Oct. 27, 2011
A Vanderbilt alumnus and longtime football season ticket holder suffered a sudden cardiac arrest at Saturday’s game in the Vanderbilt Stadium.
Thanks to the quick response from Vanderbilt’s LifeFlight Event Medicine team and the presence of an automatic external defibrillator (AED), Jim Askew, 77, will be back in the stands in a few weeks cheering on his beloved Commodores.
Askew, VU ’56, was watching the game from his seat in the end zone, feeling fine, and relishing Vanderbilt’s 23-6 lead over Army. At halftime he moved to the S section on the Army side and positioned himself in row 70, near the top of the stands because it was less crowded. He recalls that Vanderbilt had the ball on the 35-yard line.
“I began to feel weak, and at that point I don’t know what happened,” he said three days later from his room at Vanderbilt University Hospital.
Paramedic Chad Hollingsworth happened to be in the first aid station on the east side of the stadium when the call came in that a spectator was in distress. With the help of VUPD, he and other members of the LifeFlight Event Medicine team, including Erik Gallup, the lead medic on call, made their way up to the top to find Askew unconscious and not breathing.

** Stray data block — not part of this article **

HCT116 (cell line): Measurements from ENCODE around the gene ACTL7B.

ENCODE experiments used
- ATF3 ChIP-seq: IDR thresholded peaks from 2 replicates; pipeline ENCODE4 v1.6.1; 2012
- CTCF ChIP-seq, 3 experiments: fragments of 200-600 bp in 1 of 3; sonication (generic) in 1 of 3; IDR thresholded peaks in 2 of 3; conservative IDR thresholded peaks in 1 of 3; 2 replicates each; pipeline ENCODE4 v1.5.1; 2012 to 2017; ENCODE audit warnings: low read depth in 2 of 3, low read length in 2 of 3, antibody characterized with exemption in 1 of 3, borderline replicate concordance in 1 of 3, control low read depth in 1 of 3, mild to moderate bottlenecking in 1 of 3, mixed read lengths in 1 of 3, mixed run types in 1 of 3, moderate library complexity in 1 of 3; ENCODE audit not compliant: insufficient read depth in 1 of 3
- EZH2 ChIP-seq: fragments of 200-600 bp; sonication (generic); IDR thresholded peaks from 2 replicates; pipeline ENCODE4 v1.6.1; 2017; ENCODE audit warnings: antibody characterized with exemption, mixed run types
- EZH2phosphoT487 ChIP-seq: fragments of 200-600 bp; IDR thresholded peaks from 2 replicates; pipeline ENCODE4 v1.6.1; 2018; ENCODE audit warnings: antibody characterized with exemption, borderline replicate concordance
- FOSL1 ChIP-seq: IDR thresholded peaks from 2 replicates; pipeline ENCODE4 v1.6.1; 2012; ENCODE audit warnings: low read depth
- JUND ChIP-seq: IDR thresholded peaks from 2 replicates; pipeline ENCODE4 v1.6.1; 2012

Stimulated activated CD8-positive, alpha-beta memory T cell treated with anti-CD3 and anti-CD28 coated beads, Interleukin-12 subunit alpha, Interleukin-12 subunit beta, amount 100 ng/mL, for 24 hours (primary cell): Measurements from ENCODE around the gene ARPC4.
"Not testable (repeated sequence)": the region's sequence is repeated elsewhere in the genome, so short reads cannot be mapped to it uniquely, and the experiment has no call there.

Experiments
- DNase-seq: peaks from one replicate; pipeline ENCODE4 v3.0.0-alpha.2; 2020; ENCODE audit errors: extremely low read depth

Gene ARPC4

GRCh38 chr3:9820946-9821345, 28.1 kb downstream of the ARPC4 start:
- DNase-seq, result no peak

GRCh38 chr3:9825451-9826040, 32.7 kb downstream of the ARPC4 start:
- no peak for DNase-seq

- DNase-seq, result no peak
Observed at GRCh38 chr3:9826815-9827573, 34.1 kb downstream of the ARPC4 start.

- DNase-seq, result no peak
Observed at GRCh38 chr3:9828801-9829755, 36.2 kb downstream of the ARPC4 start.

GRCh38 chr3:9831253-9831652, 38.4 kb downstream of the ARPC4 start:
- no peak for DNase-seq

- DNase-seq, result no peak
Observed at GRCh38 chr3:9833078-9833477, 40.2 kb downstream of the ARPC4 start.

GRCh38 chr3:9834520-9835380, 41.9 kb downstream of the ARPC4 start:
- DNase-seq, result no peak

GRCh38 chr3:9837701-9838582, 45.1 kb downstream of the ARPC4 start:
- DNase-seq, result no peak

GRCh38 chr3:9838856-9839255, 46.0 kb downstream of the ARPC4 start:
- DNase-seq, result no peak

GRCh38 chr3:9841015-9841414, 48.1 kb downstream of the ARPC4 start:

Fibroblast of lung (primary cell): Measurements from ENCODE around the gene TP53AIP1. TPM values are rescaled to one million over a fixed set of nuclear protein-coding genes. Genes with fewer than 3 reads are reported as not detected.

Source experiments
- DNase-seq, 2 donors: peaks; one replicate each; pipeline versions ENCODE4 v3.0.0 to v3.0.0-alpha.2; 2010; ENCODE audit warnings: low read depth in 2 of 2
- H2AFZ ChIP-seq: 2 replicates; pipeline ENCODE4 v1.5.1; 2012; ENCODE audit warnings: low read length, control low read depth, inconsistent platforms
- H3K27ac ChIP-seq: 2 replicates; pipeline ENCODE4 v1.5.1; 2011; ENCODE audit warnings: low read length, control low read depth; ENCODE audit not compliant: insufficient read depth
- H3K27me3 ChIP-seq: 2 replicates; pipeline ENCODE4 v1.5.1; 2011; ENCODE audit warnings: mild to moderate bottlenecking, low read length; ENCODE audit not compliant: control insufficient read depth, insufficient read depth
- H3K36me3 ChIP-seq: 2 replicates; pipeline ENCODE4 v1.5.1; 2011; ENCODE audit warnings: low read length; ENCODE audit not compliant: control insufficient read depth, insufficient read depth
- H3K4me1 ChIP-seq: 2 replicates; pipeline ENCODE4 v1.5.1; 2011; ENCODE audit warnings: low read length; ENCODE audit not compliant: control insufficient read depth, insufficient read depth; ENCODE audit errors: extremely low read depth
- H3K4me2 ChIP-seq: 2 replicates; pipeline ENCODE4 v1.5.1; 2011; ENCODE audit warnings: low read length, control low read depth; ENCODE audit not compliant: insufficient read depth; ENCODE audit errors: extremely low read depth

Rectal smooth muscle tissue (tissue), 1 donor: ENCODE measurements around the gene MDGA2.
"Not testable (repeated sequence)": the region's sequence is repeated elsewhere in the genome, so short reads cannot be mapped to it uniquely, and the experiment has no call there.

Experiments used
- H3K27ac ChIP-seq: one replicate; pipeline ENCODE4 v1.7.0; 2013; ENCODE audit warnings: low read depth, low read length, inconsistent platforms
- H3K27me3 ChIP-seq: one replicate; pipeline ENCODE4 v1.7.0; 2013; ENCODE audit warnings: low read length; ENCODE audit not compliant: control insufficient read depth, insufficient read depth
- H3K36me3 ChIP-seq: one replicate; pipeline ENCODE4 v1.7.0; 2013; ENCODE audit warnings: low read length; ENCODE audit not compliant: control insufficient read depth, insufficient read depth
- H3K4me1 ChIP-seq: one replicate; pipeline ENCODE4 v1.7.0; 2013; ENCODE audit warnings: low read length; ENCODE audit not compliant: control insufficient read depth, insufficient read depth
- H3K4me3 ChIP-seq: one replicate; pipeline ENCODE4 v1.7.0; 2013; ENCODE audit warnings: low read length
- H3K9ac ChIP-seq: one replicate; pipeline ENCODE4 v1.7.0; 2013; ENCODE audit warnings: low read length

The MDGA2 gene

Bystanders had already begun CPR. The paramedics used the AED to restore Askew’s heart rate, loaded him on the spine board, started compressions again and carefully transported him down 70 rows to an ambulance. When they got to the bottom of the stairs, he was breathing again. He asked about the score of the game.
“It was such a great job on the behalf of everybody,” Hollingsworth said. “This goes to show how important public-access AEDs are. What made this call so successful is it was a concerted effort: getting to the patient early, bystander CPR and early defibrillation with an AED on site. We saved this person’s life with the most basic tools we, and the public, have access to, and they were used properly and early.”
Askew reached the Emergency Department within about 15 minutes of the time he became unconscious. He underwent a procedure on Monday to receive an implantable cardiac defibrillator and was discharged on Tuesday to return to his home that overlooks Nashville’s Radnor Lake.
“I asked about going to the game on Saturday when Vandy plays Arkansas, but my wife won’t let me,” he said.